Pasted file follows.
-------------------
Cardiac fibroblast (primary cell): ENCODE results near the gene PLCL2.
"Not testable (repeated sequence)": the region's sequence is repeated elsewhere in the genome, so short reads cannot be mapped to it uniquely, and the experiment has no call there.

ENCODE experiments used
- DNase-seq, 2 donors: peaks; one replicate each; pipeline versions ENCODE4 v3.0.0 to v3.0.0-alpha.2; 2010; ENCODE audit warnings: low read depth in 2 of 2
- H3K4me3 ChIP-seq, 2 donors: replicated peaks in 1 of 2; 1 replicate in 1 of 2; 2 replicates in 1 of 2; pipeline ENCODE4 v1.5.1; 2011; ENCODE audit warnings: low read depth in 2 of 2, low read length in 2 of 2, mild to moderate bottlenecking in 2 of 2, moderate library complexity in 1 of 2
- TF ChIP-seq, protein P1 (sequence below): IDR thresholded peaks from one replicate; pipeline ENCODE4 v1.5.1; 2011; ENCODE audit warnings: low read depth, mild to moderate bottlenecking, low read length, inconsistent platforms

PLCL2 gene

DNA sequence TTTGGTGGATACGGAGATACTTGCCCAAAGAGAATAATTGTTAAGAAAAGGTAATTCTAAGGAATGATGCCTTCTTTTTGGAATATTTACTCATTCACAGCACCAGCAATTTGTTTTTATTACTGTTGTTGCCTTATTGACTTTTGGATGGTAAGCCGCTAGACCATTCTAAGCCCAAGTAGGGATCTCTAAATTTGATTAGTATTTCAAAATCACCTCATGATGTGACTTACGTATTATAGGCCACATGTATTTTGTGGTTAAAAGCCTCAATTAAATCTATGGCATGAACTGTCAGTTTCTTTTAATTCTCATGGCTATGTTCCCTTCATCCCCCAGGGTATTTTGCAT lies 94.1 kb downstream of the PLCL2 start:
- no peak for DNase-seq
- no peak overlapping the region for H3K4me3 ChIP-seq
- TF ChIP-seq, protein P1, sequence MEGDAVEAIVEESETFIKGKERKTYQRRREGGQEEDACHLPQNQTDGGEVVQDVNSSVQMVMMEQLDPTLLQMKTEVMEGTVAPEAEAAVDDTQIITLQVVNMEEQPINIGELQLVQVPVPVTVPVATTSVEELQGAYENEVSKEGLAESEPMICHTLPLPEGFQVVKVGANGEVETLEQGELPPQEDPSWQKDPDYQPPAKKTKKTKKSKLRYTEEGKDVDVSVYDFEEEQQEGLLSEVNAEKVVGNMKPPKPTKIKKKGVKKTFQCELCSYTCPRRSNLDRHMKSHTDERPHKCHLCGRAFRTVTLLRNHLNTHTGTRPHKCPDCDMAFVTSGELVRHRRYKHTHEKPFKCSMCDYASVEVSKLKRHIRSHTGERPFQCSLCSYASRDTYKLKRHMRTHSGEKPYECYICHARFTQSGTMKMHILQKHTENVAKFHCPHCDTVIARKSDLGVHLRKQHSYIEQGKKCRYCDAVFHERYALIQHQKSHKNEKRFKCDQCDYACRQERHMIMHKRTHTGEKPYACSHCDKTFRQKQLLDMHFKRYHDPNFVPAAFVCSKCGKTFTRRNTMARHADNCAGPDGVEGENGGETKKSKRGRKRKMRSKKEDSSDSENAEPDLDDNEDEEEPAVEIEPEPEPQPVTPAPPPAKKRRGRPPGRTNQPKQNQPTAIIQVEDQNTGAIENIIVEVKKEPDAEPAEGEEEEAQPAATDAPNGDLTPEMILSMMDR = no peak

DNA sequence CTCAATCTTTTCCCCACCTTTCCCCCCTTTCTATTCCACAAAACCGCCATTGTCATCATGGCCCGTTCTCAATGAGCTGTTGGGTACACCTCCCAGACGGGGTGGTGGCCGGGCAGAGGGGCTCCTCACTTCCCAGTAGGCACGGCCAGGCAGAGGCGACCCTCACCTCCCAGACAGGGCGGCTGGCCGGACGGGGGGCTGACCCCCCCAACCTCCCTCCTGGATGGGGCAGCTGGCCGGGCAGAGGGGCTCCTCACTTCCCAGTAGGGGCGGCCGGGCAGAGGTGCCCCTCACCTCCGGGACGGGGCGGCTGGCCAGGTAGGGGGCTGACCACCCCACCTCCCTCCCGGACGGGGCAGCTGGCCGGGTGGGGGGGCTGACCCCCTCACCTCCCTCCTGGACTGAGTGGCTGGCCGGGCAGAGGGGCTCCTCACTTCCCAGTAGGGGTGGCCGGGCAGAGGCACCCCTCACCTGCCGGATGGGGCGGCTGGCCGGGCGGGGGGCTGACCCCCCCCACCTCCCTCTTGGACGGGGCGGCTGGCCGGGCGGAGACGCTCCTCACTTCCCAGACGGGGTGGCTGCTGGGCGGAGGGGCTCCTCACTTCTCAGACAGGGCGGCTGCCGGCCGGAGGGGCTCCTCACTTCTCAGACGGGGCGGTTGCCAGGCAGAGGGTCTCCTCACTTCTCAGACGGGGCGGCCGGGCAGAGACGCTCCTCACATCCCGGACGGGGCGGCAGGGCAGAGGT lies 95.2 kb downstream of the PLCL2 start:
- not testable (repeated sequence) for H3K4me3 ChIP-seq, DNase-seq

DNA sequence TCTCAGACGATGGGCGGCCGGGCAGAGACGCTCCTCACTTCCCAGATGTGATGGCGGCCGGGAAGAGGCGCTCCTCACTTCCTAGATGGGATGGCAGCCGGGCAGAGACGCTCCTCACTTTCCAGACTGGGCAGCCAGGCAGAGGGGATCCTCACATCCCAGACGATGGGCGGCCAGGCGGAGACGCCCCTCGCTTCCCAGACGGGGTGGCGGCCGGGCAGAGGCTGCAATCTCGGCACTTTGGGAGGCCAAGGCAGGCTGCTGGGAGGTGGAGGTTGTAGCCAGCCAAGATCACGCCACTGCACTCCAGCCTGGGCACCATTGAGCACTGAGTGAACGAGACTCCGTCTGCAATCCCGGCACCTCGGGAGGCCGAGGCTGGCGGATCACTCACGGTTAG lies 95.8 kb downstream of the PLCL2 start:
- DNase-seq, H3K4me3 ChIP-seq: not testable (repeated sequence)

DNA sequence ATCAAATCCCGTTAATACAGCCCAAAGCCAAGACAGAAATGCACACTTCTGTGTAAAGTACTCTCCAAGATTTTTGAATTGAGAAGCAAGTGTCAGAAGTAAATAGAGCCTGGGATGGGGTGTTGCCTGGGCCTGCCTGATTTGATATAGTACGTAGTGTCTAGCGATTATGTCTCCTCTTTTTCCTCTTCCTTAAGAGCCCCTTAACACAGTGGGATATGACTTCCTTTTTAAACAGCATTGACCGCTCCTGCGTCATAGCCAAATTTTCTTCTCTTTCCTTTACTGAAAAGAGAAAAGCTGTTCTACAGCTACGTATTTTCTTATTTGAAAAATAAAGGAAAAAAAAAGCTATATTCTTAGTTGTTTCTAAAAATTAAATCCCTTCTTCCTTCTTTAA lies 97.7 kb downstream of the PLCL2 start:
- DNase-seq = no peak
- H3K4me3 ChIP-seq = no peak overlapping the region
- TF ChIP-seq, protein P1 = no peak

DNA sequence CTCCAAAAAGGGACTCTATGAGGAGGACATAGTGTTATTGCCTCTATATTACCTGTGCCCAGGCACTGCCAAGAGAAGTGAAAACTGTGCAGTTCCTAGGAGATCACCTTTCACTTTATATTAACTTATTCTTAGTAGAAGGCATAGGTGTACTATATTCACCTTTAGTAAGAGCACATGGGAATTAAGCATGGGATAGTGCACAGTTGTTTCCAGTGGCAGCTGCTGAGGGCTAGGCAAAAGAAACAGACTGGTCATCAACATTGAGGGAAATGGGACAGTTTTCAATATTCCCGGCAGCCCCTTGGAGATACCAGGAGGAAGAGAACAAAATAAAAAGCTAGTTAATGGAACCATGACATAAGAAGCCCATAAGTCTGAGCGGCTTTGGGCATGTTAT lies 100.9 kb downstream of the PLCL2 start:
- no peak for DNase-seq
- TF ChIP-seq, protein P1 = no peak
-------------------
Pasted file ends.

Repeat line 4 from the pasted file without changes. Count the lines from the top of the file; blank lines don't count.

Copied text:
- DNase-seq, 2 donors: peaks; one replicate each; pipeline versions ENCODE4 v3.0.0 to v3.0.0-alpha.2; 2010; ENCODE audit warnings: low read depth in 2 of 2